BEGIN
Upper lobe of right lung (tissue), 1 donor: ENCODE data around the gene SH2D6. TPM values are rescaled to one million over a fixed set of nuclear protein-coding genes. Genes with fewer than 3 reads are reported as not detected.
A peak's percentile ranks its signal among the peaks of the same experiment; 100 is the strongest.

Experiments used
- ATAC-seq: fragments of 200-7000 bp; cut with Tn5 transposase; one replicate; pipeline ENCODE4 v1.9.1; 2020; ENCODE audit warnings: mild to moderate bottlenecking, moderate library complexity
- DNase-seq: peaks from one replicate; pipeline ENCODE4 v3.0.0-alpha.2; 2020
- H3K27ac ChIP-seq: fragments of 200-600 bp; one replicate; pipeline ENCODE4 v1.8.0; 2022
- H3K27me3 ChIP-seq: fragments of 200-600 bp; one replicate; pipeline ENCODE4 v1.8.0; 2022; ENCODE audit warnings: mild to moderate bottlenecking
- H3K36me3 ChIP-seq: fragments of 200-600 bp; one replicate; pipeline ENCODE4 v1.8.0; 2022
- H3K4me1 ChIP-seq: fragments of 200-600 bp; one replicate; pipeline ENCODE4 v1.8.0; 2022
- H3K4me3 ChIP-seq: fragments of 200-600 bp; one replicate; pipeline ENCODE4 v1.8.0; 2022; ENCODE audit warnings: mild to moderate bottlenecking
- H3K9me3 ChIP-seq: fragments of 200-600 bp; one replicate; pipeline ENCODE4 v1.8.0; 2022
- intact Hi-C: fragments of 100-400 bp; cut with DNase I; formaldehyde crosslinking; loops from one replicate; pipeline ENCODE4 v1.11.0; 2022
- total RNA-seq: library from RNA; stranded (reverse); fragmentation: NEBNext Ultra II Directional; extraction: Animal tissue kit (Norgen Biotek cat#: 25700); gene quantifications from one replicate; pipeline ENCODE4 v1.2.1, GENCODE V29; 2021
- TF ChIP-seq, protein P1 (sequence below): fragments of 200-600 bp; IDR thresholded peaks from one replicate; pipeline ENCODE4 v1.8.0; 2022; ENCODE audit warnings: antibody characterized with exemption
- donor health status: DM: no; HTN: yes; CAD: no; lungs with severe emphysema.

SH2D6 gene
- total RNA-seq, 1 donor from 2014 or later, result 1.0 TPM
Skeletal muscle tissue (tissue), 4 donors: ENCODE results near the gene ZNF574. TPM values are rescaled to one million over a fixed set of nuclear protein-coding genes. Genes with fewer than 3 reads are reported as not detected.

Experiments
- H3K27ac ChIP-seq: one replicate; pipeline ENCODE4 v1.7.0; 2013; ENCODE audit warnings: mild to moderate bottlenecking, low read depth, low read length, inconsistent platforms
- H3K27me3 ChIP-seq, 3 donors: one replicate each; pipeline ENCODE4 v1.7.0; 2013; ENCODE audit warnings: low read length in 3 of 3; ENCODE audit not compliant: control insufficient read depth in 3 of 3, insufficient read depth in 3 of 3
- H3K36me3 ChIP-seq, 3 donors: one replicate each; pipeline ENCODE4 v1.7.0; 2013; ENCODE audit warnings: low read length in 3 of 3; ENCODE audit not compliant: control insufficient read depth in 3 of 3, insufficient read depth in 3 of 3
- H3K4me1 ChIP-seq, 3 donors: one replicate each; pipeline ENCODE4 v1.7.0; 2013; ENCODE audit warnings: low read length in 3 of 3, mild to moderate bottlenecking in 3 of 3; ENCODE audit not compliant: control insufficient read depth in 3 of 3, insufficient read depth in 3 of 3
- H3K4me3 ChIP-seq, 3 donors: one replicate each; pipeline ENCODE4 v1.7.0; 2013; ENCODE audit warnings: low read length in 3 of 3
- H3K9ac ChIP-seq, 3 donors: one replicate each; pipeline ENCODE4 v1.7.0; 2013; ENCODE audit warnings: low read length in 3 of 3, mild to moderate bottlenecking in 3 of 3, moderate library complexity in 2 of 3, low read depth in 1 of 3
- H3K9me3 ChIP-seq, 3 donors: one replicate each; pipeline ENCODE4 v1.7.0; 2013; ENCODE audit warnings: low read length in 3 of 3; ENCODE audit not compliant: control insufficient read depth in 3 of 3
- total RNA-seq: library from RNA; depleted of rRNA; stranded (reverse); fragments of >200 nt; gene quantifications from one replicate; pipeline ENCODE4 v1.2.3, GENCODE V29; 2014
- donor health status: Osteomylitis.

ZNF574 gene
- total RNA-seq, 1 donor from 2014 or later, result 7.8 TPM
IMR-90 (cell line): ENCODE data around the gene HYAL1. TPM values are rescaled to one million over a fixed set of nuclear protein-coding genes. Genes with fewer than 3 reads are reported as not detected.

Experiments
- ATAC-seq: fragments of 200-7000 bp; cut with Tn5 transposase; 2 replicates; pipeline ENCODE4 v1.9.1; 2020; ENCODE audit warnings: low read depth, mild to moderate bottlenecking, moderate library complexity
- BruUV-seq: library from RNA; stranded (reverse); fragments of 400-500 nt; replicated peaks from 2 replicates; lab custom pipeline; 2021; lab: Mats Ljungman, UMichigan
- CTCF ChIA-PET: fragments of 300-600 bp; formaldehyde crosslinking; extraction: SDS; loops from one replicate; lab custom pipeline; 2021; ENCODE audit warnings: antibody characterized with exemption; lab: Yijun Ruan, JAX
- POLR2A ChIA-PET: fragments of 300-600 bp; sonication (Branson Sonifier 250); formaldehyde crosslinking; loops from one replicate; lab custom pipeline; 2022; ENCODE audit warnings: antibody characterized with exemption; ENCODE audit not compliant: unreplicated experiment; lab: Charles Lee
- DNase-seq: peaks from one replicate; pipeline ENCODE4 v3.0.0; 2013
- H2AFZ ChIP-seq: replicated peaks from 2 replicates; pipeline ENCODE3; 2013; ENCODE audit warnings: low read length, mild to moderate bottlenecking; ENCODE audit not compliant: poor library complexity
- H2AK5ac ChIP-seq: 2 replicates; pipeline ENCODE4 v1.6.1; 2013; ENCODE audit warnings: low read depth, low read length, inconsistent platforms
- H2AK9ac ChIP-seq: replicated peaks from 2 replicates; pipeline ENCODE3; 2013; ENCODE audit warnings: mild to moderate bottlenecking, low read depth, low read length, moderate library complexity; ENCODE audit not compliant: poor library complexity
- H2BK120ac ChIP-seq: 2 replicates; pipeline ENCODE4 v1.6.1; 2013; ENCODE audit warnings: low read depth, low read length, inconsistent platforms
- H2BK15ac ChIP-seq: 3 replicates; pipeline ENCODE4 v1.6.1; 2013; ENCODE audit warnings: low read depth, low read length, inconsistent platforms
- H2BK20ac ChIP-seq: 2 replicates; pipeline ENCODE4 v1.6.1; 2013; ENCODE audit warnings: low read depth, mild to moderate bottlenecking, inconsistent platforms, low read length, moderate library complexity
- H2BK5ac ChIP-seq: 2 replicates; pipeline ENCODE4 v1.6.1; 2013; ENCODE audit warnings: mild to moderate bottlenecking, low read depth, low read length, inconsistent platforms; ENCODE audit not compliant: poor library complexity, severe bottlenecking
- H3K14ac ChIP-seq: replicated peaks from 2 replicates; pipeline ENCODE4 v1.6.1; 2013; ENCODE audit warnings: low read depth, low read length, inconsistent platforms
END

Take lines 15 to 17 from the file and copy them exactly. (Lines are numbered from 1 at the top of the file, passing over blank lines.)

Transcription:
- donor health status: DM: no; HTN: yes; CAD: no; lungs with severe emphysema.

SH2D6 gene
- total RNA-seq, 1 donor from 2014 or later, result 1.0 TPM